It won’t be long now until Vengeful Vows releases. The third in my Sins of the Flesh series, I find that I am just as nervous as I was with my first book. After all, these books are my children I’ve birth from infancy to bookhood. From thoughts in my head to words on a paper, they’ve grown. Check out the trailer here. But not only have they grown, I’ve grown as well. I think with each book, as you look at constructive criticism and start to learn more and more about the craft, your writing changes. I remember something the Queen of Mystery, Mary Higgins Clark, said in an interview once. She mentioned that a writer’s life changes over time because of life experiences and that is infused with your writing.
Vengeful Vows is a book I recognize that helped me to grow. During the time period of writing this book, I was deliberately disobedient to God in several areas of my life. My personal life had gotten into a mess, I’d had a serious car accident, lost several close relationships, and had doubts of faith. For the first time in my life, writing was more than just storytelling — it was the gift God gave me to keep my sanity. I NEEDED to write in order to mentally survive. I escaped to this book, pouring out all my negativity, my pain, my anger, and frustration. Right now, the book is still with the editors at the publisher’s house. If you want to catch up, make sure you check out Many Strange Women and The Other Man. Enjoy this sneak peek of Vengeful Vows
BLACKMAILED GROOM Daffodil’s eyes roamed over the colonial-style house. The afternoon sun cascaded its light upon it as if presenting a gift. The roof shed the cloying layers of melted snow. The slush dribbled down the gutters, swallowed by softened earth. Melting icicles lined the overhang like an upside-down tiara, dripping water on the wet pathway that led to the door. The winter thaw unwrapped the home slowly. It teased her with glimpses of an almond-brown finish trimmed by swathes of creamy white. She alighted from the car and gingerly stepped onto the spongy ground. The dirt swallowed the heels of her boots. Last spring’s grasses lay matted like the nap of cheap carpet. With a determined lift of her chin, she tugged her boots from the squishy grip of the earth and made her way across the lawn and onto the pavement. Once there, Daffodil inhaled the cleansing, chilly air of the first blush of spring. Her lips curled upward and she rubbed her gloved hands together in anticipation. She patted her left pocket, reassured by the bulk there. With her shoulders thrust back, she marched up to the door. The doorbell chimed, and she clasped her hands to wait. In varying degrees, the houses shed their winter coats. They reminded her of partially wrapped gifts. The quiet neighborhood echoed the distinct sing-song sound of melting snow and water. It didn’t matter how cold it had been the past several months. Gentle spring uncurled winter’s harsh grasp with lady-like dexterity. She intended to do the same with the owner of the house. The wind picked up and flowed around her. It lifted goose bumps along her arms. How receptive would he be of her? Her brow creased as the concern made itself visible, but then she dismissed it with a flick at a loose dark blond curl on her forehead. No matter. The owner would do whatever she told him to do, and gladly. A subtle movement along the corner of her eye drew her attention to the overhang. The wind brushed the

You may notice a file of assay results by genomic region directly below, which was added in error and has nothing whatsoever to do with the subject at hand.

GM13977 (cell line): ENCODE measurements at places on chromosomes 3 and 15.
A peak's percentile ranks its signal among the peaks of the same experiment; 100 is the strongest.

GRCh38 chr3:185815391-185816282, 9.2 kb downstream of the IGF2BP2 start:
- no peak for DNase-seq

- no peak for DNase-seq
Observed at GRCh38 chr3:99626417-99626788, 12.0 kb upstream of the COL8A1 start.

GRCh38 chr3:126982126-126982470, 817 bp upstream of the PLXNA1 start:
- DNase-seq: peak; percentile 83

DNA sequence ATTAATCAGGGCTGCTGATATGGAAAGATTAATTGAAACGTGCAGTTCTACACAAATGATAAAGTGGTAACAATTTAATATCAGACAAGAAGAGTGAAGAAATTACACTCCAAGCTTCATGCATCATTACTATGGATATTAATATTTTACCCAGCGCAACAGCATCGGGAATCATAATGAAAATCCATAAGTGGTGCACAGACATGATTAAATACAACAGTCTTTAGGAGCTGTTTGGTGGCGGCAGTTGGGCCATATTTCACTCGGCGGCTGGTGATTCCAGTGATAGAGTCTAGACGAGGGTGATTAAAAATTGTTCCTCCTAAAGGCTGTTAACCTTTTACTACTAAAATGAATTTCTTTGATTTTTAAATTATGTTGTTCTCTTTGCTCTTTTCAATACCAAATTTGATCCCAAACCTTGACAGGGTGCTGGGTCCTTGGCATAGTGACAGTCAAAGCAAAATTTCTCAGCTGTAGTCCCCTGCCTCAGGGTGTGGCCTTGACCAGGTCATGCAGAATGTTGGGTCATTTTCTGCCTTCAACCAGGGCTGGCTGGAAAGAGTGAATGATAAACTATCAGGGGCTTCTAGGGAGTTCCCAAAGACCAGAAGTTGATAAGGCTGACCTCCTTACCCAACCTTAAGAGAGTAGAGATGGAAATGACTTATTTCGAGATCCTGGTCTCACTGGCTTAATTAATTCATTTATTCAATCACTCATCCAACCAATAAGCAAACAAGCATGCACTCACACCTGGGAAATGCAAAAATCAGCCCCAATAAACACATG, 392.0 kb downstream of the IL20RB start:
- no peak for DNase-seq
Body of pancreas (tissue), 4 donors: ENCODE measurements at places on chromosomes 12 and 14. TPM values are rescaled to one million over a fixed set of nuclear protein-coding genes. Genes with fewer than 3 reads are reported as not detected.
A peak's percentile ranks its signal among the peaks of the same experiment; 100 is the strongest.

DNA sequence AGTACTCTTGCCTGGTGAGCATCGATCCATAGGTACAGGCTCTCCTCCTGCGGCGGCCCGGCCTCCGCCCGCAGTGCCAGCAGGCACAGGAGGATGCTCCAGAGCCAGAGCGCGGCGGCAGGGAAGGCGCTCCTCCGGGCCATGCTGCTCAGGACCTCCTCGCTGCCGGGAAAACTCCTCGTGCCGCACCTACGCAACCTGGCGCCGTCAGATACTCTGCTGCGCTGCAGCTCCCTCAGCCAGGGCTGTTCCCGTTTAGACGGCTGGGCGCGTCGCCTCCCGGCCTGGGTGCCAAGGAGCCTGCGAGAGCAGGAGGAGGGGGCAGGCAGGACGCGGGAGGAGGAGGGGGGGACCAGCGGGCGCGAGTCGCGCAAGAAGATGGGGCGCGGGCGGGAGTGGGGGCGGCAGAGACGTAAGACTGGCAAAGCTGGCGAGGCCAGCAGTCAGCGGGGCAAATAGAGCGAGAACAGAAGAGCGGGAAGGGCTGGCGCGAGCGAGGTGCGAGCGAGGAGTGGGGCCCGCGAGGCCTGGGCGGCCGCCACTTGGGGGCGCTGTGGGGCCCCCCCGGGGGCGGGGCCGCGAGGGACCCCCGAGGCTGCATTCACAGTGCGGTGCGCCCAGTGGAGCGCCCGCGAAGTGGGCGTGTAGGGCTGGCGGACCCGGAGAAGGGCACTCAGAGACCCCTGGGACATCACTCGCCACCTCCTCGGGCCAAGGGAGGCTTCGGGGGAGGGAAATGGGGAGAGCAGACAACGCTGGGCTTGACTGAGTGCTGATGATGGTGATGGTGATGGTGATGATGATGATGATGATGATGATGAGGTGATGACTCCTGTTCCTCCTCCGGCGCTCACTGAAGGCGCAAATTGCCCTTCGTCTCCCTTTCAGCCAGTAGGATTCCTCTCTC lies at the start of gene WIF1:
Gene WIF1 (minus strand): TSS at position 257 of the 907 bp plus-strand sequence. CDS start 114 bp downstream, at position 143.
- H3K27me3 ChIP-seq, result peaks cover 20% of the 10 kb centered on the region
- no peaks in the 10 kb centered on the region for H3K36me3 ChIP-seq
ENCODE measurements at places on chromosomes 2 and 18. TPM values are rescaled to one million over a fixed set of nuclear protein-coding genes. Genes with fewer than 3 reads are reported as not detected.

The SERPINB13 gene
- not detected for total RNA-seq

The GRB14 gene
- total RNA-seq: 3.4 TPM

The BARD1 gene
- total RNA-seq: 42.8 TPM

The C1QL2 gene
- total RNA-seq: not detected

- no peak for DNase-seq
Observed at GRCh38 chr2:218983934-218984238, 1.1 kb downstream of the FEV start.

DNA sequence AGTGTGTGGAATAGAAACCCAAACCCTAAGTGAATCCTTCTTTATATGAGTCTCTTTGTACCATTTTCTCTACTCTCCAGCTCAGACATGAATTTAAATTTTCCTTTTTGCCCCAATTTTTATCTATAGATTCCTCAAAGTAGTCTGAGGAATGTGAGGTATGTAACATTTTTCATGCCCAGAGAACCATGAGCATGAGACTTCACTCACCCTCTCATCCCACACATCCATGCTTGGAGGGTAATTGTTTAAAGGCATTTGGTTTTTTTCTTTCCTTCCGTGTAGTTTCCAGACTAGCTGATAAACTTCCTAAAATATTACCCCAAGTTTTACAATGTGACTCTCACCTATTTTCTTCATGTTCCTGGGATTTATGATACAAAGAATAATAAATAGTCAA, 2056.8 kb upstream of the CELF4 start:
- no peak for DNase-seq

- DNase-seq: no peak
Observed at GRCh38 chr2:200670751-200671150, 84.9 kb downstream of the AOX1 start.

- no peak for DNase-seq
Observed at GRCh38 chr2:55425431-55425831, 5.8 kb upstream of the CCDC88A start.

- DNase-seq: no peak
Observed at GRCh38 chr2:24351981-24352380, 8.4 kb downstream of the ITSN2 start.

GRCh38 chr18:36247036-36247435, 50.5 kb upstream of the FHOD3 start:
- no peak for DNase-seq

threads of an intricately woven spider web. Delicate strands glistened under the waning light of the afternoon sun. A dark, grayish spider tiptoed along its silk trellis. “We’re alike, you and I,” Daffodil whispered to the little one. “We both have webs to weave.” The door creaked open and she returned her attention back to the matter at hand. A dark face showed itself through the thin slot. A deep voice asked, “May I help you?” More than you know. “Hi. Vincent Miller?” The eye twitched and then narrowed. “Oh, don’t tell me you’re a reporter ‘cause you can—” “I assure you I’m not a reporter. I’d like to talk to you for a few minutes.” A long drawn-out sigh. “What can I do for you?” “I’d rather discuss this inside. Out of the cold.” She made a point to shiver. “Oh yeah, sorry.” The door swung open and introduced her to Vincent Miller in the flesh. Before her stood a towering frame of a man with coal-black skin. He had an aura of power about him. He was dressed casually in a forest green buttoned shirt with the sleeves rolled up, long arms roped with prominent veins and compact muscles stretching the smooth skin. Blunt, tapered fingers rested against the white surface of the door in stark contrast. Stonewashed blue jeans hugged his lower body, and accentuated the hard, sinewy thighs. “Would you stop staring and get on with whatever you have to say?” Daffodil beamed, far from embarrassed. She appreciated his directness. A sure sign she’d chosen well. Now we spin the web. To read more of the excerpt, click here.
About the Author:
Parker J. Cole is a writer and radio show host who spends most of her time reading, knitting, writing, cooking, and concocting new ideas for stories. Her first novel, Dark Cherub, won Best of Spring Reading 2013 from eMediaCampaigns. She lives in Michigan with her husband and beloved dog Sarah.
Visit her site at http://www.ParkerJCole.com